M*A*S*H Baffles As Video Game

M*A*S*H Baffles As Video Game

M*A*S*H is definitely a television classic but I never understood why people thought it was merchandisable. Just because a TV series is long-running and tops the ratings doesn’t mean it lends itself to lunch boxes, action figures and board games. However, M*A*S*H had all of those items produced along with the most baffling one, a video game.

How does the TV series lend itself to a video game? It’s a stretch. Or shall I say stretcher. It is a 1 or 2 player game where the player dukes it out against a friend or the computer in a race to save the most wounded soldiers.

As you attempt to do this via helicopter you are blocked by trees and anti-aircraft fire. This level is kind of like “Chopper Command” meets “H.E.R.O.” Once this level is complete you make your way from that odd mash-up to a ripoff of Operation.

At this level the player attempts to remove shrapnel from the patient’s body. If you are successful you earn points and move on to the next patient. If you bump the shrapnel against the patient’s body you get a buzzing sound signifying that you killed the patient.

Players may also compete in a level different from the first where they have to catch soldiers parachuting from the sky by jet.

I’ve never played this game but the consensus online is that it is pretty bad. It looks and sounds bad. You do get bits of “Suicide is Painless” in the game but that isn’t enough to make it good.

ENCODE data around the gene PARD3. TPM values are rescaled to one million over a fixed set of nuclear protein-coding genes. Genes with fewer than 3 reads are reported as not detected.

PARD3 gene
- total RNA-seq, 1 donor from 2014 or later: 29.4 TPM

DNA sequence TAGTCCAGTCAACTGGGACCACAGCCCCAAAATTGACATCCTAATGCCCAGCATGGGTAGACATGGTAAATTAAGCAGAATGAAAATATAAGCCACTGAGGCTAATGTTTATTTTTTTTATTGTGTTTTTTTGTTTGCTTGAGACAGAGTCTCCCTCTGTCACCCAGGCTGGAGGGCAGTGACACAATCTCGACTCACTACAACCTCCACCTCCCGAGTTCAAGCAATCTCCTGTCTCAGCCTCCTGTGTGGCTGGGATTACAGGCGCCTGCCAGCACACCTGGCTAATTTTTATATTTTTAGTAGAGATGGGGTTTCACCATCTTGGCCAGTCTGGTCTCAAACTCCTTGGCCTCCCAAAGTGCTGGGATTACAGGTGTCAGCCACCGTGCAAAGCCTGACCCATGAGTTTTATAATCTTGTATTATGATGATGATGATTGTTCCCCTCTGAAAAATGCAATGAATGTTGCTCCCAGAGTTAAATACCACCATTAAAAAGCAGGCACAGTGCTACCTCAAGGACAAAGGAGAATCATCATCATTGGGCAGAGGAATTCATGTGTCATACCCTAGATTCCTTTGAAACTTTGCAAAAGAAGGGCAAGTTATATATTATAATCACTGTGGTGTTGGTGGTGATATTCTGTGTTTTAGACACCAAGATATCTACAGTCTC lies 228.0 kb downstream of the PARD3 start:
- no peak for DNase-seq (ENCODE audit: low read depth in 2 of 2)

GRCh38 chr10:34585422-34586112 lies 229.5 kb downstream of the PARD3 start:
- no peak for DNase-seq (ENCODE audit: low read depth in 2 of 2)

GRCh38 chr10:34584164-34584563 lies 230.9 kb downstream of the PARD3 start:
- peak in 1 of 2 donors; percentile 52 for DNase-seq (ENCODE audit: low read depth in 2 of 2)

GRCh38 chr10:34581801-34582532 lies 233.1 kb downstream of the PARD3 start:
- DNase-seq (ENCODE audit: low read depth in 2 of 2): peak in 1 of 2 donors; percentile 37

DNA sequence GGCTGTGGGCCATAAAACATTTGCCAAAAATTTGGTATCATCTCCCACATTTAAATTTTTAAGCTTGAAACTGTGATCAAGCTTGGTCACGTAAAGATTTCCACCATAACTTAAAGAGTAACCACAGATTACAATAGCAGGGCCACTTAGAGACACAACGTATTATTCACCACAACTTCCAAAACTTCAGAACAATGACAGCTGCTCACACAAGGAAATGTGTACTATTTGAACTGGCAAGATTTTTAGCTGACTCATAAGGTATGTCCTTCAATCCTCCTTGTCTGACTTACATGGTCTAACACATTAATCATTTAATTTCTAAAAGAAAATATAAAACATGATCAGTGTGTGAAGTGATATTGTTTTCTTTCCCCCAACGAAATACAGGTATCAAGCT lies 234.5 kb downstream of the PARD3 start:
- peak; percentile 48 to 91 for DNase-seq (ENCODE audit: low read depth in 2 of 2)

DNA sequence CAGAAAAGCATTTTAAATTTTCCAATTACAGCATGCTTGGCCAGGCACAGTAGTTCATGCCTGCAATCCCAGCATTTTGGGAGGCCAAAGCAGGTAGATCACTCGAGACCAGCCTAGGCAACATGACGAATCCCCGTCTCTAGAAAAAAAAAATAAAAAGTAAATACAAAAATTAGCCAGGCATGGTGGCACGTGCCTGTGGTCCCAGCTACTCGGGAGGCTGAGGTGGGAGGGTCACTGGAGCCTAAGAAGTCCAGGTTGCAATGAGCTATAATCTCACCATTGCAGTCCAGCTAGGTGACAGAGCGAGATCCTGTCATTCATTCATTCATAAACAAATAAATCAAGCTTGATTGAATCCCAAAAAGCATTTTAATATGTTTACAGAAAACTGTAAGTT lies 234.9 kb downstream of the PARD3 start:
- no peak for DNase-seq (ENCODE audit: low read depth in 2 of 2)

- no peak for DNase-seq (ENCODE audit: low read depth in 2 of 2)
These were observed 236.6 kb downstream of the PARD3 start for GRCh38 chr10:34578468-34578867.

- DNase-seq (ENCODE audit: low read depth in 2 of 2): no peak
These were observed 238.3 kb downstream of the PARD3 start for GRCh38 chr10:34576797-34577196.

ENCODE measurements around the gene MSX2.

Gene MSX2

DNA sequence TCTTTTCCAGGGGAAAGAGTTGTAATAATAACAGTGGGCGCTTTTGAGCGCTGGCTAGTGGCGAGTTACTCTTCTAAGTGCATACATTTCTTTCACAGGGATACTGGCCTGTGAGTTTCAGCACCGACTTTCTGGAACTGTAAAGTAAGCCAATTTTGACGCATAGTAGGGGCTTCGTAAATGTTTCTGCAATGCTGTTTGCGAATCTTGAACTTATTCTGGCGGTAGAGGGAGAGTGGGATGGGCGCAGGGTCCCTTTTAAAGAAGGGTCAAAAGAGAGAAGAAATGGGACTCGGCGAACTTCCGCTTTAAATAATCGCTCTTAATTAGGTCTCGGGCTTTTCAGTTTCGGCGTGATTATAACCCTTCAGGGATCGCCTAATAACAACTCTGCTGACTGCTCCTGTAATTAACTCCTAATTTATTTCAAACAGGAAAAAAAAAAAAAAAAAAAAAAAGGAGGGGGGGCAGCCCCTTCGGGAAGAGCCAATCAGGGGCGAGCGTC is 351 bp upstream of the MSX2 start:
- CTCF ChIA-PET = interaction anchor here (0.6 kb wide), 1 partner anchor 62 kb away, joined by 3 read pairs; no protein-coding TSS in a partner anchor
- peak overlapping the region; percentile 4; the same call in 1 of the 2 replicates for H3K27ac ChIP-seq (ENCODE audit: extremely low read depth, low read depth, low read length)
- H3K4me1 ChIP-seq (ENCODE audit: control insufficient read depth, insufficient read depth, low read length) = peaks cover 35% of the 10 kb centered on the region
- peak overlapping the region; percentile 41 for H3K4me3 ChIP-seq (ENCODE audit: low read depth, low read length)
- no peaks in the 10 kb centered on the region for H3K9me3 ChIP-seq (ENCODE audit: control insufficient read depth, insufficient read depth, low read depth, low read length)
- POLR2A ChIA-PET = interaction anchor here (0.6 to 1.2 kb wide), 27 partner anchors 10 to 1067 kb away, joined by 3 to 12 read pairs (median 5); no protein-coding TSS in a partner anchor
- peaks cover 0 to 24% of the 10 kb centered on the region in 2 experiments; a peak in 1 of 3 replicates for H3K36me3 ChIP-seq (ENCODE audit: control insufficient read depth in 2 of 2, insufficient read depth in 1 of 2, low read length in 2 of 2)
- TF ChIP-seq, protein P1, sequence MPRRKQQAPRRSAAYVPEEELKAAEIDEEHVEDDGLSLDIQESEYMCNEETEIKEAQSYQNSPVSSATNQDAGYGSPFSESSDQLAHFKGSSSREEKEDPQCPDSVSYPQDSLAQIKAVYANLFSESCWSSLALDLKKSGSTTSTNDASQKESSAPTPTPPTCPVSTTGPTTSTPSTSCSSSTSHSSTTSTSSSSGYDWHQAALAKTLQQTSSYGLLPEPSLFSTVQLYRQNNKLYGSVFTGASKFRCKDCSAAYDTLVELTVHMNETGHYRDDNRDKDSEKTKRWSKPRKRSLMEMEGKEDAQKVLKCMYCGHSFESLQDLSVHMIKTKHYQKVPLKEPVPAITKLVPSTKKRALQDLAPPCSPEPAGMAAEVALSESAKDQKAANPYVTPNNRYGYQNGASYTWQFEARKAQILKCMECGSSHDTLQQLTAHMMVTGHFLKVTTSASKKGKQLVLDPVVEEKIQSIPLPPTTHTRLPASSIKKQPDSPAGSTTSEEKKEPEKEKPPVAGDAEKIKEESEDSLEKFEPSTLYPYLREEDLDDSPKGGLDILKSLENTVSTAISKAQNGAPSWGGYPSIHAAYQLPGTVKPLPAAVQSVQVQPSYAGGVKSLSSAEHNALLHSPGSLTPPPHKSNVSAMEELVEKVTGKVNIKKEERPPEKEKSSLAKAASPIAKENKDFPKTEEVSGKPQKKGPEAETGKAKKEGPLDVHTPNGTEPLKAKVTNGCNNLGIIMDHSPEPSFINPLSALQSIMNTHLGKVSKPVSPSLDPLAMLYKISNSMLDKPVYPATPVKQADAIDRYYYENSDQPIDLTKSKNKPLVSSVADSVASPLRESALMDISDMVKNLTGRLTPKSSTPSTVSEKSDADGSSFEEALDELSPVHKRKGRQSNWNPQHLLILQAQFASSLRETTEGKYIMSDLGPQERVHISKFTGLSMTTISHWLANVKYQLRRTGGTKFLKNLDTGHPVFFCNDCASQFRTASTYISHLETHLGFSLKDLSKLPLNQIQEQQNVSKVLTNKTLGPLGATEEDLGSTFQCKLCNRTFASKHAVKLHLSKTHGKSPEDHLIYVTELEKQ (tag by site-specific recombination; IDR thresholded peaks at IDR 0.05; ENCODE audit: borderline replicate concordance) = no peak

Released in 1983 by 20th Century Fox after the show was canceled, M*A*S*H was available for the Atari 2600, Sears Video Game system, and the TI-99/4A system by Texas Instruments.


A better, stronger, faster Jedi.

This Post Has 6 Comments

  1. I had the M*A*S*H* game for my Atari 2600. Even at the time I thought it was weird that they turned a show like that into a video game.

    It was actually a pretty decent game, although I liked the helicopter rescue part a lot better than the operation part.

  2. I loved that game! I played it all the time on my Atari.

  3. Tried out M*A*S*H for Atari from this VG rental store in the 80s.
    Yeah, very weird concept to push forward for console play.

    But, while I imagine 20thCF was trying to profit from its titles without spending too much on licensing, this is the studio that gave us the Planet Of The Apes series, The Poseidon Adventure and Young Frankenstein, among a myriad of titles that made my world a happier place.

    Woulda loved to see anything else, really.
    The subject of wartime medical emergency is just too depressing for mass consumption.
    (Yet, look at where we are in today’s swarm of FPS and their crazily-realistic head wound appeal)

    Just look at this list of Fox movie titles (albeit mostly from the end of the 60s, thereon) and imagine what VCS or Intellivision console might’ve looked like.
    How would *you* adapt your favorite old movie into 8-bit?


    This is the kind of mental gameplay I used to *love* giving myself.
    Glad to have a chance to revisit.

  4. I remember the TI-99/4A version being a lot of fun. It included speech synthesis which claimed to be “the voice of Alan Alda!”, but which was actually just the default voice of the speech synth.

  5. Surprisingly, I was unaware of this game but would have then and would today totally play this game! I did have all of the figures and the whole 4077th setup on a table in my room!

  6. We played this on a TI/99/4A during breaks in Elementary school. (That would have been about 1991 or so, so it was old even then). When Trauma Center came out for the DS, I recalled this game. I don’t remember anything but the surgery, though.

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